progress and fslr dealings. One ot tha
questions, though not to my mind the,
greatest, which will be brought to Con
sideration Is the question of armaments
The I'nited States, owing to Its peculiar
position, has a regulur army ao aa to be
Infinitesimal when compared with other
powers. We are no longer enlarging our
navy; wa are simply keeping up Its
Strength, very moderate, Indeed, when
compared with our wealth, population and
coaat line; for the addition of one battleship
a year barely enables us to make good the
units which become obsolete. The moat
practicable step In diminishing the burden
of expense caused by the Increasing slza
of naval armaments would. I believe, be
an agreement limiting the slse of all shins
hereafter to be built, but hitherto It has
not proved possible to get other nations to
agree with ua on this point.
Arbitration the Ileal Remedy,
Mora Important than reducing tha ex
pense of the implements of war Is the
question of reducing the possible cause of
war, which can most effectually be done
by substituting other methods than war for
the settlement of disputes. Uf those other
methods the most Important which Is now
attainable Is arbitration. I do not believe
that In the world as It actually Is, It la
possible for any nation to agree to arbi
trate all difficulties which may arise be
tween Itself and other nations, but I do
believe that there can be at this time a
large Increase in tha classes of cases which
It Is agreed ahall be arbitrated and that
provision can be made for greater facility
and certainty of arbitration. I hope to nee
adopted a general arbitration treaty among
the nut!ons, and I hope to see The Hague
court gTeatly Increased In power and
permanency, and the Judges In particular
made permanent and given adequate sal
aries, ao as to make It probnble that In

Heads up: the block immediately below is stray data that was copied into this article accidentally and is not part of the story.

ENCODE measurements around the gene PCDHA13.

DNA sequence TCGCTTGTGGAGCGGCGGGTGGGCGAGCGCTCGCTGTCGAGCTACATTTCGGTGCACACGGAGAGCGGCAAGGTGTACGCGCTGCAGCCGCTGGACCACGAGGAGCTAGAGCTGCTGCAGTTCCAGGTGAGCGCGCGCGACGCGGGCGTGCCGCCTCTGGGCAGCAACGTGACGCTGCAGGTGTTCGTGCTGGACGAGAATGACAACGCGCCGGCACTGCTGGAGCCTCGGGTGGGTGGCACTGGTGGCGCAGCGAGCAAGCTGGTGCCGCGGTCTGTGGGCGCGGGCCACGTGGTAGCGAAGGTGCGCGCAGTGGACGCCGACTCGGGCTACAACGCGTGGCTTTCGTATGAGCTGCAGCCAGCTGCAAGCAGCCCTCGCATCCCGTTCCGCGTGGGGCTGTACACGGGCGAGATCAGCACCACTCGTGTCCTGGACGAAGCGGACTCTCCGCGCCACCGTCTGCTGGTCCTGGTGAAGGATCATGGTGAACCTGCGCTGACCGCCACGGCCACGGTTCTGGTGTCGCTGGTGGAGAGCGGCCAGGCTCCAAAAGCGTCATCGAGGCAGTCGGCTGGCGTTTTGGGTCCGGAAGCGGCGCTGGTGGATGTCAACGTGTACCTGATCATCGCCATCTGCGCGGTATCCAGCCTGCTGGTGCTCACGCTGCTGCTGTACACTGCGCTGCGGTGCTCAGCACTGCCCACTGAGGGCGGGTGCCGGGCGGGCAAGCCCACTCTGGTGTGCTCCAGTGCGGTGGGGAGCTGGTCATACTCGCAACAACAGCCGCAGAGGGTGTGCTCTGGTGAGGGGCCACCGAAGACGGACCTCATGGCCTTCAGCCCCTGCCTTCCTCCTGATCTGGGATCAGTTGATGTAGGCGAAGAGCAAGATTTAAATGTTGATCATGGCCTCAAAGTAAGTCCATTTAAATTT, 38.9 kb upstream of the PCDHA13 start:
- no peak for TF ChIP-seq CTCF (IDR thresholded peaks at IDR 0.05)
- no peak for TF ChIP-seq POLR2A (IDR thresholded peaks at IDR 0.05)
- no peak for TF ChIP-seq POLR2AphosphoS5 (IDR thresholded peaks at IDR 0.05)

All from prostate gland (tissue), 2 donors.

each case that m,y come before them
they will decide between the nations, great
or small, exactly aa a Judge within our
own limits decides between the Individuals
Doubtless many other matters will ba
taken up at The Hague, but It aem to me
that this question of a general arbitration
treaty Is perhaps the most Important. Sin
cerely yours, .
Address of Governor.
Governor Hughes, after voicing a formal
welcome to the congress, alluded to Presi
dent Roosevelt as "the foremost cttlten of
tha nation, the lustre of whose fams aa
president has Wa heightened by his erv
Ica aa pacificator."
Secretary Root was characterised aa "lbs
keeper of our foreign Interests, In whose
wise diplomacy every cltlxen Is assured of
tha aatute and Jealous defense of our peace
ful polities."
f peaking of tha expected era of pence,
the governor said:
The necessity of war aa a last defense ot
liberty and honor la admitted only to be
deprecated, and In the ri.'Sir to prevent
armed strife there Is almoat complete
Unanimity. We recognise that the time is
sure to come when war will be unthink
able. We can no longer look to war for
the development of either national or Indi
vidual character. If war was ever any
thing else. It Is now unmitigated horror,
exhibiting chiefly fiendish aspects of Inge
nuity and scientific skill In destruction.
Vnder our modern condlticns nf civilisation
tha supposed beneficent results of war In
the development of courage and stamina
must In any conceivable event be ahared
by so few of our teeming populations that
even the most sanguinary must realise that
the time has gone by when by any stretch
of Imagination It can be regarded aa a
general disciplinarian agent.
Wa note with satisfaction the fact that
war can now be waged only under onerous
conditions and the Increasing pressure of
economic considerations for the recognition
of the fundamental directness of the Chris
tian faith.
Andrew Carnegie Talks.
Andrew Carnegie, president of the confer
ence, said In his opening address:
We believe the psychological moment ap
proaches when a decided step forward can
be made. 1'ei PonaJly. 1 am a convert to
the League of Peace Idea the formation of
an International police, never for aggres
nlon, always for protection, to the peace
of the civilized world. It requires only the
agreement of a sufficient number of na
tions to establish this. Since the civilized
world Is now united by electric bonds Into
one body In constant and Instant commu
nication. It Is largely Interdependent and
rapidly becoming more su. War now In
volves the Interests of all, and therefore
one nation has no longer a right to break
the peace without reference to others. Na